AppArmor does not restrict UNIX sockets in regular kernels

First written 2022-12-14; Last updated 2022-12-14

AppArmor does not restrict access to UNIX sockets in regular Linux kernels. As UNIX sockets are used by specifying a path one would assume that AppArmor restricts access to them. However, only the kernel in Ubuntu and derivatives (but not Debian and derivatives!) provides proper access control for UNIX sockets. Two kind of restrictions are necessary: to create/use UNIX sockets and to limit access to certain paths (path arbitration, which is how AppArmor works for regular files).

UNIX sockets are used by many services for local communication, including D-Bus. Restrictions which are configured via AppArmor have no effect on these kernels! AppArmor does not warn about this fact.

Last verified on Debian GNU/Linux Bullseye (default 5.10 kernel and backports 6.0 kernel), Arch (6.0 kernel) and Ubuntu 22.04 (5.15 kernel) using AppArmor command line utilities version 2 and 3.

To verify if UNIX sockets are restricted by AppArmor use the following basic profile and save it to /etc/apparmor.d/ (on Debian and derivatives, Arch uses; adapt paths on other systems):

profile /usr/bin/nc.openbsd {
    /usr/lib/** mr,

AppArmor version 3 is more restrictive and restricts creation/usage of UNIX sockets (but these are enabled per default via <abstractions/base> for regular profiles); use the following profile there:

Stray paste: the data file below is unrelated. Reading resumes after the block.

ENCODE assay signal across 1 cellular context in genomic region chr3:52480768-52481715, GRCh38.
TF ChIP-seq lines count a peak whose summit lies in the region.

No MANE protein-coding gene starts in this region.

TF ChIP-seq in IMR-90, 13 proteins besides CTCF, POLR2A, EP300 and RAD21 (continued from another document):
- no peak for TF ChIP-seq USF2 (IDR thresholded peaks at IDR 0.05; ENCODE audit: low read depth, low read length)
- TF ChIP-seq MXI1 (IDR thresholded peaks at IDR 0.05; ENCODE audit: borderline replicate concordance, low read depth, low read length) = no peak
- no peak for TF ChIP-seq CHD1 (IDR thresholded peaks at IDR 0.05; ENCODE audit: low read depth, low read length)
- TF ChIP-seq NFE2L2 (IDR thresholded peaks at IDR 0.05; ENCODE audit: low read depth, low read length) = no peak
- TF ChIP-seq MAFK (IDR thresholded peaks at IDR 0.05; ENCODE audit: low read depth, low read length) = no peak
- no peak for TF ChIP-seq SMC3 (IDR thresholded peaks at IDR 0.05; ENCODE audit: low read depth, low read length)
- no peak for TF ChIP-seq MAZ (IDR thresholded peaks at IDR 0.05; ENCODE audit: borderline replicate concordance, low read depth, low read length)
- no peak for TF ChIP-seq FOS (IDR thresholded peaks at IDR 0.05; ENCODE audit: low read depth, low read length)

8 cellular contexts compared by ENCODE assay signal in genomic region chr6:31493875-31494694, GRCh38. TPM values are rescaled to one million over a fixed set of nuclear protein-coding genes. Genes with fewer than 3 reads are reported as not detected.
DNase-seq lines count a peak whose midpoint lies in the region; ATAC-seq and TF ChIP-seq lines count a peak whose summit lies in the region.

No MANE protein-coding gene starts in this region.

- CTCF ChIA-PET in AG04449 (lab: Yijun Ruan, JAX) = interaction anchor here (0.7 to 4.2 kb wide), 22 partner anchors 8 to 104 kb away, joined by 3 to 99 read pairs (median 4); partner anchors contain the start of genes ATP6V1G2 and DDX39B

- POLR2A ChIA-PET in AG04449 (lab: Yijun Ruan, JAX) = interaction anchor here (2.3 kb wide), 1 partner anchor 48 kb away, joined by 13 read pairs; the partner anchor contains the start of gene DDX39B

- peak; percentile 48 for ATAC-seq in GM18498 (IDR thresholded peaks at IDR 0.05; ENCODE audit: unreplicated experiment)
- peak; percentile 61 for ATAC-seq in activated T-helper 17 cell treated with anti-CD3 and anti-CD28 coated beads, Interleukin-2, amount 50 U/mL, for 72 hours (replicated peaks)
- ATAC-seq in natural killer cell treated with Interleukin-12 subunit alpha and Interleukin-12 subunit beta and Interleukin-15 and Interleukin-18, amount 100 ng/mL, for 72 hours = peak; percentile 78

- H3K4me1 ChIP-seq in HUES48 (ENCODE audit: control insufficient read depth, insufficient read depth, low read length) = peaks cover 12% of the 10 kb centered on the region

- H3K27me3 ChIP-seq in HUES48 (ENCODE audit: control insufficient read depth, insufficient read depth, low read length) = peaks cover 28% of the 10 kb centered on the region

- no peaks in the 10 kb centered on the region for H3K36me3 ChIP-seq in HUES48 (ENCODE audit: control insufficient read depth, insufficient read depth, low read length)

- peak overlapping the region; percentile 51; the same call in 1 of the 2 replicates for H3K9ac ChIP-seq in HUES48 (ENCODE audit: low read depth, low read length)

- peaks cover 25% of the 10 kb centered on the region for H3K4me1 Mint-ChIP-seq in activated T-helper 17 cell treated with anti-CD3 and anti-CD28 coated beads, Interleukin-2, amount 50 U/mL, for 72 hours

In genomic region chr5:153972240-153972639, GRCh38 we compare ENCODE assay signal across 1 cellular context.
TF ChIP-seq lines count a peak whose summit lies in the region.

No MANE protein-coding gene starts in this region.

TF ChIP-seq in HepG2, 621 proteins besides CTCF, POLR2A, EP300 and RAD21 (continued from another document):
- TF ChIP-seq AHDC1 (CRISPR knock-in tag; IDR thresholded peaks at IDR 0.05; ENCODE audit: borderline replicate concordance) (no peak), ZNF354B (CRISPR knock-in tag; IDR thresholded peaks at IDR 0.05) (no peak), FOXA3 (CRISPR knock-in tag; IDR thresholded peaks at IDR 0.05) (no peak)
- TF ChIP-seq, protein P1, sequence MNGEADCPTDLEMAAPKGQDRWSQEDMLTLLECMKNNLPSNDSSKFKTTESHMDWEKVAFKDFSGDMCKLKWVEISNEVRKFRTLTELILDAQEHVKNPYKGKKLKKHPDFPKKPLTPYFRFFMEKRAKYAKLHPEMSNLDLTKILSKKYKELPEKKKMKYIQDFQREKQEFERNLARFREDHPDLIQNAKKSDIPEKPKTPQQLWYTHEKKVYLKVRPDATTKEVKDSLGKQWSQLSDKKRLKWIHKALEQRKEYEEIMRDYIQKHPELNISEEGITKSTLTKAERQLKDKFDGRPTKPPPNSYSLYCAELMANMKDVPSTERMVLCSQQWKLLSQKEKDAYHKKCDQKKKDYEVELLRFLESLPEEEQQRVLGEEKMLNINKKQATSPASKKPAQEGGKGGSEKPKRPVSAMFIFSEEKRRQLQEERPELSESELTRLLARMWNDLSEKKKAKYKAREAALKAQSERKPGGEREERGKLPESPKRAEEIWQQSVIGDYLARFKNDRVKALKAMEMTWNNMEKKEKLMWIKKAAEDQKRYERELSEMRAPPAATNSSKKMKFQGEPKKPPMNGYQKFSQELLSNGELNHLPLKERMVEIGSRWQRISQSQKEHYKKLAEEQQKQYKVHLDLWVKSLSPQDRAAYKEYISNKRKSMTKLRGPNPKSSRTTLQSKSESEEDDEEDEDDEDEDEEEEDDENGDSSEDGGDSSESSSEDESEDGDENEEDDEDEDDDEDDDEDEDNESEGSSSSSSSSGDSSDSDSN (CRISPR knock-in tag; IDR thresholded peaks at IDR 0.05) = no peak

abi <abi/3.0>,
profile /usr/bin/nc.openbsd {
    /usr/lib/** mr,
    unix (create),

Enable the profile with:


Then use nc (from the package netcat-openbsd on Debian and derivatives, openbsd-netcat on Arch) to verify if connections to the system D-Bus socket are still possible:

nc -U /run/dbus/system_bus_socket

If a permission denied error is printed then AppArmor restricts access to UNIX sockets. Otherwise, AppArmor does not!

To verify that AppArmor is actually enforcing the profile run the following command while nc is running:


It should show something like:

7 profiles are in enforce mode.
1 processes are in enforce mode.
   /usr/bin/nc.openbsd (1182)

Additionally, after running the nc command dmesg should contain the following audit log because the profile doesn’t permit access to /etc/

audit: type=1400 audit(1671001273.813:13): apparmor="DENIED" operation="open" profile="/usr/bin/nc.openbsd" name="/etc/" pid=1822 comm="nc" requested_mask="r" denied_mask="r" fsuid=0 ouid=0

Only Ubuntu’s kernel restricts access to the socket path and thus also contains the following log entry:

audit: type=1400 audit(1671003430.819:62): apparmor="DENIED" operation="connect" profile="/usr/bin/nc.openbsd" name="/run/dbus/system_bus_socket" pid=3857972 comm="nc" requested_mask="wr" denied_mask="wr" fsuid=0 ouid=0

On Ubuntu access can be permitted by adding the following line to the profile:

/run/dbus/system_bus_socket rw,

Last updated 2022-12-14

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